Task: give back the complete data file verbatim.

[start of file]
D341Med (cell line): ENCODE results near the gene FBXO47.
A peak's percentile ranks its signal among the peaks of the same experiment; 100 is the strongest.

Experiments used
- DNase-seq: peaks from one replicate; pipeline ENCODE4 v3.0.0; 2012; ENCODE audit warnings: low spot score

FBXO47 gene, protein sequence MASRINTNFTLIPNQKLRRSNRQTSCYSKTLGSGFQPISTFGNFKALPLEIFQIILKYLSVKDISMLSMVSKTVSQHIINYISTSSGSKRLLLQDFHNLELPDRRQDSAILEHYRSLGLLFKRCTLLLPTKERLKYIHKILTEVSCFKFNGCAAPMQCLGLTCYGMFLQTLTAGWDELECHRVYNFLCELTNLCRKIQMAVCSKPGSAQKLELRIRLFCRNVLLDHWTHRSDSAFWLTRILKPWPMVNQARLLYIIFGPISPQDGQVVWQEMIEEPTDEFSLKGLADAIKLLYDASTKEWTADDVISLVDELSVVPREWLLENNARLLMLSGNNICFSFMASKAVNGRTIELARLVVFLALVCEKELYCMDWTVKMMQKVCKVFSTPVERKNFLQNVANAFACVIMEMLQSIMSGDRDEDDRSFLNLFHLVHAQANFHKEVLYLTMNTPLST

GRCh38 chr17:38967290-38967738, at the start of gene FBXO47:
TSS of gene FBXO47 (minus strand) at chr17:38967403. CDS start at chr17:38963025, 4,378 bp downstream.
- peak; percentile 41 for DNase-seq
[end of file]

D341Med (cell line): ENCODE results near the gene FBXO47.
A peak's percentile ranks its signal among the peaks of the same experiment; 100 is the strongest.

Experiments used
- DNase-seq: peaks from one replicate; pipeline ENCODE4 v3.0.0; 2012; ENCODE audit warnings: low spot score

FBXO47 gene, protein sequence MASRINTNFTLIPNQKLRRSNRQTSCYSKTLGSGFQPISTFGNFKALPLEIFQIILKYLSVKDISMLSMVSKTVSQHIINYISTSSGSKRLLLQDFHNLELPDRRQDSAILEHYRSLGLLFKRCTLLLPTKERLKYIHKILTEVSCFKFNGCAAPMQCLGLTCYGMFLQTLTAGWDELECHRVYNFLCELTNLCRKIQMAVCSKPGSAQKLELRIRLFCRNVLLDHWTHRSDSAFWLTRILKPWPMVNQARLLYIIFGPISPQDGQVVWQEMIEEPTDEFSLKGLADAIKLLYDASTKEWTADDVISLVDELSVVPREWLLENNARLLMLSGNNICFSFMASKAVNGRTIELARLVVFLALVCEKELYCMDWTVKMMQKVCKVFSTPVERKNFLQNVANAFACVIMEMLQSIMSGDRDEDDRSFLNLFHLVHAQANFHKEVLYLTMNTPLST

GRCh38 chr17:38967290-38967738, at the start of gene FBXO47:
TSS of gene FBXO47 (minus strand) at chr17:38967403. CDS start at chr17:38963025, 4,378 bp downstream.
- peak; percentile 41 for DNase-seq